Actual Possession vs. Constructive Possession: ====================================================== Actual Possession "Actual possession is what most of us think of as possession—that is, having physical custody or control of an object" (United States v. Nenadich, 689 F.Supp. 285 [S.D. N.Y. 1988]). Actual possession, also sometimes called possession in fact, is used to describe immediate physical contact. For example, a person wearing a watch has actual possession of the watch. Likewise, if you have your wallet in your jacket pocket, you have actual possession of your wallet. This type of possession, however, is by necessity very limited. Frequently, a set of facts clearly indicate that an individual has possession of an object but that he or she has no physical contact with it. To properly deal with these situations, courts have broadened the scope of possession beyond actual possession. ===================================================== Constructive Possession Constructive possession is a legal theory used to extend possession to situations where a person has no hands-on custody of an object. Most courts say that constructive possession, also sometimes called "possession in law," exists where a person has knowledge of an object plus the ability to control the object, even if the person has no physical contact with it (United States v. Derose, 74 F.3d 1177 [11th Cir. 1996]). For example, people often keep important papers and other valuable items in a bank safety deposit box. Although they do not have actual physical custody of these items, they do have knowledge of the items and the ability to exercise control over them. Thus, under the doctrine of constructive possession, they are still considered in possession of the contents of their safety deposit box. Constructive possession is frequently used in cases involving criminal possession.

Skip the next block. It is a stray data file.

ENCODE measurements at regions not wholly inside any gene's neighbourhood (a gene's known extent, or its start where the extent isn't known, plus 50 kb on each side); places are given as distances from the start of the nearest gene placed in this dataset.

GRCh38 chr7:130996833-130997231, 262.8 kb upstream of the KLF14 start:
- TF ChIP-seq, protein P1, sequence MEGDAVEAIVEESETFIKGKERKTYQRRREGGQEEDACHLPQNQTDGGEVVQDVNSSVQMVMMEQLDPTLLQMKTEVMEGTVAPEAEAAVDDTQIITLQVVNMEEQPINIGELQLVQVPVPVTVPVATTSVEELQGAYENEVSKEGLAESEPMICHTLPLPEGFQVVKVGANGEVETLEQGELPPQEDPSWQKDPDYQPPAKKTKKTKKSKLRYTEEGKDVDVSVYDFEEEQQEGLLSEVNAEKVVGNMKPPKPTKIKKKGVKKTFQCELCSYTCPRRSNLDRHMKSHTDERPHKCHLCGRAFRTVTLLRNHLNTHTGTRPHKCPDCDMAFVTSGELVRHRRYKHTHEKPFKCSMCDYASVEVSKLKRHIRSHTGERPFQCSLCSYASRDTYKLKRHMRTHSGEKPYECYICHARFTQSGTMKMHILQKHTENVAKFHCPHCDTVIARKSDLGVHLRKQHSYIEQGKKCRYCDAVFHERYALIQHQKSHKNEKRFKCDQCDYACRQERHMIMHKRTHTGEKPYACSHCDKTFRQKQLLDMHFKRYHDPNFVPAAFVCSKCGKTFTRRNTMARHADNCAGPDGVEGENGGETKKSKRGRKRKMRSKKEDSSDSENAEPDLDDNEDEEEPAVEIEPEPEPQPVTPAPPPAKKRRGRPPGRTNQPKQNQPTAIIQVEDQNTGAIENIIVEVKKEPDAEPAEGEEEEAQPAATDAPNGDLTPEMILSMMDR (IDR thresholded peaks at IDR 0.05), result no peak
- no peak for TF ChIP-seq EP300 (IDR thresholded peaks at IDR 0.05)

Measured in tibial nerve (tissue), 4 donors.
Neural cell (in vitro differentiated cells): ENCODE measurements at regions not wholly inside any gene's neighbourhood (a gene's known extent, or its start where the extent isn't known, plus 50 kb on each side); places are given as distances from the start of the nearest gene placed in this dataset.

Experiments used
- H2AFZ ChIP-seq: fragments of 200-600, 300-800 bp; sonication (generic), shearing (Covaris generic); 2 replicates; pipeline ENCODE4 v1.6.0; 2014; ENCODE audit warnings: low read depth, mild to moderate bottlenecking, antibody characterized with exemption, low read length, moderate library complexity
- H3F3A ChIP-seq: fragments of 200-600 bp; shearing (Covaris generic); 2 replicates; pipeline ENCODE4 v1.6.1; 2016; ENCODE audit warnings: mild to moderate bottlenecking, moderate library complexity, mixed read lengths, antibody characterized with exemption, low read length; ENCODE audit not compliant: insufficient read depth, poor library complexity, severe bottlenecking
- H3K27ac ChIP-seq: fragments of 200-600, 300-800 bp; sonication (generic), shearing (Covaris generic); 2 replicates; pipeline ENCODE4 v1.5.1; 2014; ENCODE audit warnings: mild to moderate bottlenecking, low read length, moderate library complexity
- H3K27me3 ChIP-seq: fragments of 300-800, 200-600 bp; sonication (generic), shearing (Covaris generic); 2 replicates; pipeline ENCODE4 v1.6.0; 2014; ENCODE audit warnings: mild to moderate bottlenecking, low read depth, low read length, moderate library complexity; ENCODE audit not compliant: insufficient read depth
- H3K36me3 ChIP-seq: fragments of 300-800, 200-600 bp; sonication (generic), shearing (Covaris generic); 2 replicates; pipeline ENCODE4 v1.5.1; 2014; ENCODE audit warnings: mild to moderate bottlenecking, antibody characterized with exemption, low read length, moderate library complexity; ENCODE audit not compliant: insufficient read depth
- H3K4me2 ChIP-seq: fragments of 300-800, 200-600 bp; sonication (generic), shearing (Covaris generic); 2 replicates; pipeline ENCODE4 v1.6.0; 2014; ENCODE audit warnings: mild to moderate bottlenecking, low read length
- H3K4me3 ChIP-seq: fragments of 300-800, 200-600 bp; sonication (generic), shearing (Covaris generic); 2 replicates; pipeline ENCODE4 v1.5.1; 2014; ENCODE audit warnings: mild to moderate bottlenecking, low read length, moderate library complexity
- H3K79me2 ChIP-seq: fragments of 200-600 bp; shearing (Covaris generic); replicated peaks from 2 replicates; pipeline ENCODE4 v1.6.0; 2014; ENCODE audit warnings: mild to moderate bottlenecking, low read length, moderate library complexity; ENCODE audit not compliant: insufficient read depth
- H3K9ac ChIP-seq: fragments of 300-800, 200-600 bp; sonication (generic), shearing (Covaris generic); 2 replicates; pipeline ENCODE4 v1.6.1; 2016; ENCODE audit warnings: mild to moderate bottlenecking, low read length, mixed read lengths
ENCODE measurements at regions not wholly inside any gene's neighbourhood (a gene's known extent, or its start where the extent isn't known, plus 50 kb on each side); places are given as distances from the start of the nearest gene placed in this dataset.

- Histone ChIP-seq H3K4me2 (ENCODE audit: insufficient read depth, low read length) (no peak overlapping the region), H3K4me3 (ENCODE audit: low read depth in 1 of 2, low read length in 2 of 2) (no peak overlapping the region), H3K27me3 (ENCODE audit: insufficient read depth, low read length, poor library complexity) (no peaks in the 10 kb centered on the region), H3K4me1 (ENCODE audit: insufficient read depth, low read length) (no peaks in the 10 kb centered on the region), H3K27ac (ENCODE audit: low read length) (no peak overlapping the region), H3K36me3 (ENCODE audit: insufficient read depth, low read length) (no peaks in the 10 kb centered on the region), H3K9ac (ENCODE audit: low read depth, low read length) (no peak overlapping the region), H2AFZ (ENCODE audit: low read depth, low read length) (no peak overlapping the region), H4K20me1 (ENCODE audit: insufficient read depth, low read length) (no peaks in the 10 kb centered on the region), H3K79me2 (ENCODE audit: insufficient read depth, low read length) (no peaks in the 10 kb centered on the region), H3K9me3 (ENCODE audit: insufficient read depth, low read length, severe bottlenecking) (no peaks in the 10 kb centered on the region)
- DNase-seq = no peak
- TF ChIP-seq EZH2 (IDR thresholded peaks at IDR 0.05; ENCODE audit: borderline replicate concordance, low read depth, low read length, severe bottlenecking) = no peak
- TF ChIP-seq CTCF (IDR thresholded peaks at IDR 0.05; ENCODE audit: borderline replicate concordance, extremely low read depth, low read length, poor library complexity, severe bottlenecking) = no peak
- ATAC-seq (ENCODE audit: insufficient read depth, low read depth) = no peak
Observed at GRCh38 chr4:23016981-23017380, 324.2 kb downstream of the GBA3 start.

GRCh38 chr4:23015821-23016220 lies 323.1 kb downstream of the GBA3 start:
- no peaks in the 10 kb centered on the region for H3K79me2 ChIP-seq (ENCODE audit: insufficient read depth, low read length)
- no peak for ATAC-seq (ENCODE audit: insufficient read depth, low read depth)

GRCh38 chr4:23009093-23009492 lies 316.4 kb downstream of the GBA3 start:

Posted

Was there a law enforcement officer in the room when you were questioned or just the store's loss prevention staff? This will make a substantial difference. Obviously loss prevention staff has no authority whatsoever to arrest you so it could very well be your word against theirs. I agree with my colleagues. Get an experienced criminal defense attorney. This case sounds odd and has problems. Good Luck

An attorney/client relationship is NOT established simply by virtue of The Law Offices of Evan M. Kleiman, P.A. answering any questions herein. Such a relationship will only be established by a formal agreement between the parties.

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Posted

As my colleagues have advised, you need to speak with a criminal defense attorney. If this arrest was within the past couple of days, a criminal defense attorney might be able to get in front of this matter before the State formally charges you.

In the event the State does charge you, if the situation is as you describe, a criminal defense attorney might be able to get the assigned prosecutor to drop the case against you.

Feel free to contact my office if you would like a free consultation. 407-849-2949.

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Posted

Lots of different issues here. If they found it in the LP office and can not track it back to you via fingerprints, you very well have a defense! You need to get a competent, aggressive lawyer to raise your defenses.

Please be advised that answering your questions does not establish an attorney-client relationship with myself or my firm. We would be more than happy to set up a free consultation if you call us at 407-588-6714 and specifically mention AVVO or email me at bill@thelawman.net and put AVVO in the subject line.

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Posted

Wow! Lots of complicated issues here. You will need an attorney to represent your interests. If you want my help, you can reach me at 407-831-3434.